BY RYAN SPENCER
My two-year-old daughter has a stockpile of toys adorned with flashing lights, buttons, and speakers. When a toy inevitably breaks or runs out of battery, she casts it aside. Like many of us, she only wants to play with the toys that light up the most.
In the health insurance industry, we see the same Shiny Object Syndrome influencing key decisions on health care packages. Business owners and leaders often chase after the biggest suite of health care products for the lowest sticker price without fulling vetting the product’s performance record. While these shiny objects are exciting, their allure distracts well-meaning leaders from the most important question: “How do these products provide value to my employees?”
Real, meaningful value often does not come from the shiniest feature in a plan, but so few people realize that because very few people in the space actively try to measure a feature’s true value. So, a state-of-the-art health portal may seem like a terrific value proposition for employees, but it’s worthless if it offers a poor user experience or if employees are never taught how to effectively use it.
Defining meaningful results depends on your priorities. In general, however, these include:
- Bottom line savings
- Recruiting and retention improvements
- Better employee experiences with the plan
- Reduced or eliminated out-of-pocket expenses for employees
As business owners, we have an opportunity to choose the best plan, and we owe it to our people not to get distracted by the sheen of a plan’s marketing language.
Questions That Get Results
To ensure you’re getting real value for your investment, you need to ask the right questions. A broker can tout a product’s features all day, but these don’t matter nearly as much as the results—unless they produce meaningful results.
We recently worked with a mid-sized employer who was evaluating potential health insurance vendors. The Requests for Proposal they were working with featured many of the same mistakes we see over and over again. The RFPs contained dozens of questions, but the answers they were looking for would ultimately have no impact on their final decision. In many cases, insurance providers would be able to answer the questions by listing out each of the services they provide, without revealing service effectiveness or usefulness to the specific customer.
To assist, we sent a sample RFP we like to use, one that contains 14 important questions that cut straight to the point. This list contains revealing questions, such as:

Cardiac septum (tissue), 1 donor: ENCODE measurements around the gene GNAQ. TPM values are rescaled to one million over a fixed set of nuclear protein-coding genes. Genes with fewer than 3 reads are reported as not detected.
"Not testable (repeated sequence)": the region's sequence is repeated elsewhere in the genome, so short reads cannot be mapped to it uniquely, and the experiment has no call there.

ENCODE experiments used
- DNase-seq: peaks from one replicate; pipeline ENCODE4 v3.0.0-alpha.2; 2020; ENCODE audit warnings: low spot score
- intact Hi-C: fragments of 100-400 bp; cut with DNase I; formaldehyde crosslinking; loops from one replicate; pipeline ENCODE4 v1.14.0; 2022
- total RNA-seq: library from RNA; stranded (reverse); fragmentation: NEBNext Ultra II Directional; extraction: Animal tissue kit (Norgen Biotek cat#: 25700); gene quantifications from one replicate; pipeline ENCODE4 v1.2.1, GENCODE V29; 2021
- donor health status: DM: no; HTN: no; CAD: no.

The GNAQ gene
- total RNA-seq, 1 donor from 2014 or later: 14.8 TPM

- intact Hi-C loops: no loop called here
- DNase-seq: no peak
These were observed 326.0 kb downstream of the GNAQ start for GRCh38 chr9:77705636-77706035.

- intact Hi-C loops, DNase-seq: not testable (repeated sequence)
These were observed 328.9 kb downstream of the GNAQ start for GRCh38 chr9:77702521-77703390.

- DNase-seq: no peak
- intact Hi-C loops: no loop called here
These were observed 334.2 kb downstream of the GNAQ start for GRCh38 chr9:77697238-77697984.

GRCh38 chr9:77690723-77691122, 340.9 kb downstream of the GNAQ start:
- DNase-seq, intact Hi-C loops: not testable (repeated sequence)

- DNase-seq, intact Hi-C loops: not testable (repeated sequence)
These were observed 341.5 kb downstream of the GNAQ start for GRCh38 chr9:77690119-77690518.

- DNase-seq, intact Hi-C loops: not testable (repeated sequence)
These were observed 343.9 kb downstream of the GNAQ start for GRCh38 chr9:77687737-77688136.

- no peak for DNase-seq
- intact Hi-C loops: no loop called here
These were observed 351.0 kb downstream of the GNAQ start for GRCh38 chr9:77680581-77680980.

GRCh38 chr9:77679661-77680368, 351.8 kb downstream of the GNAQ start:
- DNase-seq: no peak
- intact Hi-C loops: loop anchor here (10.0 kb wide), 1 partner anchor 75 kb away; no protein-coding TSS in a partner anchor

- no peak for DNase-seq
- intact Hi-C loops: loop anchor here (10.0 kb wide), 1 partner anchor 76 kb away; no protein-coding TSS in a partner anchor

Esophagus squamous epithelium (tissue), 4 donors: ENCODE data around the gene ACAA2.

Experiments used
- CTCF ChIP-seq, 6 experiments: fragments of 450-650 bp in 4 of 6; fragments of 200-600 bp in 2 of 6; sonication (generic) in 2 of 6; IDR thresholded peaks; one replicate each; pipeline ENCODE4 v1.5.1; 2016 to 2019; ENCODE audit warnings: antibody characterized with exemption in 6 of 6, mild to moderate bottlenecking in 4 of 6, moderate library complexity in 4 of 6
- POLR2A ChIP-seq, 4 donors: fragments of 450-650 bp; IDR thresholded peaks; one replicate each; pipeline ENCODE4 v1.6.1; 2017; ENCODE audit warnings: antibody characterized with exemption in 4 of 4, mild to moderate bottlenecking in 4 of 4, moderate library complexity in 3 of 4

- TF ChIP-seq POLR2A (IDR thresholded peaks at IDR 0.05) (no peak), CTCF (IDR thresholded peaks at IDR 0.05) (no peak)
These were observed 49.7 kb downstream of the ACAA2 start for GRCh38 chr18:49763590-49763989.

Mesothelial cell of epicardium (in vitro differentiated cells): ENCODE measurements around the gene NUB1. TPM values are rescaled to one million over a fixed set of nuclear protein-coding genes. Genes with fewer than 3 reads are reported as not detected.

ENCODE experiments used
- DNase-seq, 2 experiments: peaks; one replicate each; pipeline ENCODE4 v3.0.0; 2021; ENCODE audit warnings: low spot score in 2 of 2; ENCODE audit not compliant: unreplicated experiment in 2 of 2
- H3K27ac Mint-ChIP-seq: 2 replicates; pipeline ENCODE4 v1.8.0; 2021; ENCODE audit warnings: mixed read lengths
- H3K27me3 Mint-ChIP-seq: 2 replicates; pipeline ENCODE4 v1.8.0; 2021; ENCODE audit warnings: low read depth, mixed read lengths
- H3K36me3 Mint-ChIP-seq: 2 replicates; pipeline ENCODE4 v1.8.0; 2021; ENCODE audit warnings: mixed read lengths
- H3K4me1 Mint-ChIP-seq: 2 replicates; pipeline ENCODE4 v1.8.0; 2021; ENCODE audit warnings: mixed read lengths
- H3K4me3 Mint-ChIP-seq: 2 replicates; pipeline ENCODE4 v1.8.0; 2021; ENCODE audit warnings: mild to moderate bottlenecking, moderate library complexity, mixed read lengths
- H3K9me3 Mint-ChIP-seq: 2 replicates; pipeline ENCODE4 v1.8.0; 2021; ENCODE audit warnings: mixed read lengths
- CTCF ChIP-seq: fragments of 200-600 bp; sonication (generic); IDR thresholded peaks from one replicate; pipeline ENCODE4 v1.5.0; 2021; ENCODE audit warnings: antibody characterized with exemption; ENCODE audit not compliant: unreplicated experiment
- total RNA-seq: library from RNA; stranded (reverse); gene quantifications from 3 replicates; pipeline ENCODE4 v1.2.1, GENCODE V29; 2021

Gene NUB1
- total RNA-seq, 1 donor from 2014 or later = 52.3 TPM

- Health insurance costs are doubling every 7-10 years. What’s your plan for stopping this trend?
- How much time would you allocate to our account on a monthly basis for strategy and implementation, and for account services?
- Please explain your process for determining what risks we face.
- Describe what innovative ways you are helping employers move beyond the “normal” wellness initiatives known today.
- How are you compensated?
The beauty of these questions is they place the onus on the sales team not to sell products but to sell value. In answering these questions, the sales team reveals:
- Whether the company is truly dedicated to thwarting the health insurance rate hikes—and whether they’re doing anything innovative to make it happen.
- Whether your company will receive ongoing attention in a typical month, or whether the company is simply interested in taking your money.
- How well the organization listens to your needs to generate a plan catered to your specific demographics.
- Whether the benefits provider has fresh ideas to generate ongoing value to your employees in order to help you retain their talents for longer.
- How much the sales rep relies on commission for income versus how much the rep relies on ongoing account maintenance for compensation.
Asking the tough, direct questions during the sales process is the first step to finding the perfect fit, but it doesn’t stop there. Once your coverage begins, you’ll want to regularly revisit the vendors answer to your questions so you can hold them accountable.
Finding a suitable plan with the desired results can be a long process, but it’s a worthwhile pursuit. When you’re thinking about the lives of your most important resource, only the best will suffice.